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When it comes to changing perceptions, artist Heather Morison, whose work with Ivan Morison is strongly located in narrative, argues for the importance of story telling in a new interview on the RSA Arts & Ecology Centre website:

When it comes to changing perceptions, artist Heather Morison, whose work with Ivan Morison is strongly located in narrative, argues for the importance of story telling in a new interview on the RSA Arts & Ecology Centre website:

One of the things which I find really fascinating is how when you want to tell people about things the best way is through storytelling. Because stories always stick and they move through generations, whereas a lot of information we are getting at the moment about what might happen to us in the future and things you ought to do, it is just information. It just goes in one ear and out the other a lot. Unless it is made easy for you to do things then you don’t really bother. But if you hear a story it can enchant you and you can also tell it to someone else as well. It is very powerful it is part of our folk history really isn’t it? And I think we have really lost it in western culture — we have lost our history in that way, you know, and so stories don’t get told so often.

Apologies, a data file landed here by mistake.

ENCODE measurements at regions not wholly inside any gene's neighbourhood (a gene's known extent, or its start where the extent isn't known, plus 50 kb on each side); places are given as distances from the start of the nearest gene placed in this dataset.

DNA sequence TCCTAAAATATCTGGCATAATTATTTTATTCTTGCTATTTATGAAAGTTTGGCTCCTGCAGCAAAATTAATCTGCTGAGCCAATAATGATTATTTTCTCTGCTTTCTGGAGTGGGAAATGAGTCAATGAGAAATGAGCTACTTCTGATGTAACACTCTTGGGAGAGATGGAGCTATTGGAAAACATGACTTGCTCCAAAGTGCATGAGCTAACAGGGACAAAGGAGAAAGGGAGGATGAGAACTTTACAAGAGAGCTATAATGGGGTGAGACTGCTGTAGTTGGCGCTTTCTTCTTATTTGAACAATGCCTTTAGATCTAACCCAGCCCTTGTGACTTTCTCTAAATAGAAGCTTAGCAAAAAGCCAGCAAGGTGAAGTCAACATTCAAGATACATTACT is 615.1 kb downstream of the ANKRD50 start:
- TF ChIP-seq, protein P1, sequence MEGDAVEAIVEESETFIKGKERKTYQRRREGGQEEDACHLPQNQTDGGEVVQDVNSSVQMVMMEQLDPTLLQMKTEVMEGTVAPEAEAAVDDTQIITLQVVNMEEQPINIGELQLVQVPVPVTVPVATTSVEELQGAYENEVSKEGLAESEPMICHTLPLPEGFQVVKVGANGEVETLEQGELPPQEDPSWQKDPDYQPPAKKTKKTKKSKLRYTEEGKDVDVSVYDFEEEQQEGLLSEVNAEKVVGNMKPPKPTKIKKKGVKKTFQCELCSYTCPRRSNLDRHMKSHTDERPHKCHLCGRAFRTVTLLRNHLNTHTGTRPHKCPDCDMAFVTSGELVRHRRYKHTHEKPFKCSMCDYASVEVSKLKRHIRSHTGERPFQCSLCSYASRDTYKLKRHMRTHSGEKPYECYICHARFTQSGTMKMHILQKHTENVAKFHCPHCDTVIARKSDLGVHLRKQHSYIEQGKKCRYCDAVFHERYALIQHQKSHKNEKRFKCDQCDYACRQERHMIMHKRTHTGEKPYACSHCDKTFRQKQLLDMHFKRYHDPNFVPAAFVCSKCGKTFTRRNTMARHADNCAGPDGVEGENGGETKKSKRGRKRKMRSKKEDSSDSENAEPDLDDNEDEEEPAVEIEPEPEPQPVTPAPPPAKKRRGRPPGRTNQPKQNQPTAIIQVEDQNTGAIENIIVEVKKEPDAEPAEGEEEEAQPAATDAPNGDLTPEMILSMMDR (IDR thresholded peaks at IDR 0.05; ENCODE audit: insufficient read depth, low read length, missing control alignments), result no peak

Heather and Ivan Morison's I Am So Sorry. Goodbye. (Escape Vehicle No. 4) (2008) will be featured in Radical Nature, opening at the Barbican Centre on June 19.

Read the Heather Morison interivew.

Photo: Tales of Space and Time by Heather and Ivan Morison, Folkestone 2008

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